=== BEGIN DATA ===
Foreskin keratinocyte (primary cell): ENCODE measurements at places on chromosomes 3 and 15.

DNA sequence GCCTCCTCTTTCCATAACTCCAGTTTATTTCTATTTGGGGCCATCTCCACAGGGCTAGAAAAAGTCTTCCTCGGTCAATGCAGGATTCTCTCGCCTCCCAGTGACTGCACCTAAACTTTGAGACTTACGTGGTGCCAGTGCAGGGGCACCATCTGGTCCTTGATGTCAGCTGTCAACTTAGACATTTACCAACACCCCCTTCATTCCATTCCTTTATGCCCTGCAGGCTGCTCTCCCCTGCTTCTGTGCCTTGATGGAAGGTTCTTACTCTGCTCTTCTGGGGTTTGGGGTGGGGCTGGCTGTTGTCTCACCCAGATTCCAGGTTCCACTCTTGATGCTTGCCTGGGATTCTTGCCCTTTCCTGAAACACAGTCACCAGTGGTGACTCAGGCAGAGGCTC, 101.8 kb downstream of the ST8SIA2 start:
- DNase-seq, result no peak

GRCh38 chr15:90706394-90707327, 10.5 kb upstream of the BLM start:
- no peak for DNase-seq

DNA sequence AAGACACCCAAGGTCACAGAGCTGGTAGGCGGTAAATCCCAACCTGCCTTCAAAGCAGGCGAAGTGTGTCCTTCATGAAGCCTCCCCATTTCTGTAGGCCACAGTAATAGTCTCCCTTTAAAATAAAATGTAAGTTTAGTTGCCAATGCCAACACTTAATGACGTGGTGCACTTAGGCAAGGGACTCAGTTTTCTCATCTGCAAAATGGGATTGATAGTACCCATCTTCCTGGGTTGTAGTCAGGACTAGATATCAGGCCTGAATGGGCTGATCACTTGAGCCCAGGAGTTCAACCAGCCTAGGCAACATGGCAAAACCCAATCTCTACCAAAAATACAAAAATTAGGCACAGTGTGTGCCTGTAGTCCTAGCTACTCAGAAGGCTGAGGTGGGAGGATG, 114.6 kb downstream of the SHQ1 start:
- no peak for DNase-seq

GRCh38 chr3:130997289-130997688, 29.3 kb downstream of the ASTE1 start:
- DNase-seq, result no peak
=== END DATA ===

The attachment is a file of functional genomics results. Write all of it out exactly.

Foreskin keratinocyte (primary cell): ENCODE measurements at places on chromosomes 3 and 15.

DNA sequence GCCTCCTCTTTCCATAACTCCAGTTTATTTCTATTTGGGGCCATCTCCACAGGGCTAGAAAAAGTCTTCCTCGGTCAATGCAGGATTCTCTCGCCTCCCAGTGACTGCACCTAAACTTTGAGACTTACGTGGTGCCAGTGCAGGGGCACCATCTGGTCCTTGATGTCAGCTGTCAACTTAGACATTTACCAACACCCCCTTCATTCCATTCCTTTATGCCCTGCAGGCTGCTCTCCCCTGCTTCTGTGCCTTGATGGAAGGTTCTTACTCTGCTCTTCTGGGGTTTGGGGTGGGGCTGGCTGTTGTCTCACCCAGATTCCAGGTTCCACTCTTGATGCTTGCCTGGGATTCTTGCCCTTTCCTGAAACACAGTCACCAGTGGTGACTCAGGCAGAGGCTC, 101.8 kb downstream of the ST8SIA2 start:
- DNase-seq, result no peak

GRCh38 chr15:90706394-90707327, 10.5 kb upstream of the BLM start:
- no peak for DNase-seq

DNA sequence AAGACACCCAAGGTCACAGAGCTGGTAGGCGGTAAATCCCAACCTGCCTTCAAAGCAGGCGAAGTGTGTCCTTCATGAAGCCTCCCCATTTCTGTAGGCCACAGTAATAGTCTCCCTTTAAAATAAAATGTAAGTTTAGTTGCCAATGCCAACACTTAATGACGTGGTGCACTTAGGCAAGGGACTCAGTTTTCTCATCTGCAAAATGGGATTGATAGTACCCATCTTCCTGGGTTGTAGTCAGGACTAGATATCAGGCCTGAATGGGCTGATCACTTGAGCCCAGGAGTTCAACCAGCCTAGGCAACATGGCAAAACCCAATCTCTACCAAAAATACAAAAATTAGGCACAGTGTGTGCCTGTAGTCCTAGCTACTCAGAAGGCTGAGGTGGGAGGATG, 114.6 kb downstream of the SHQ1 start:
- no peak for DNase-seq

GRCh38 chr3:130997289-130997688, 29.3 kb downstream of the ASTE1 start:
- DNase-seq, result no peak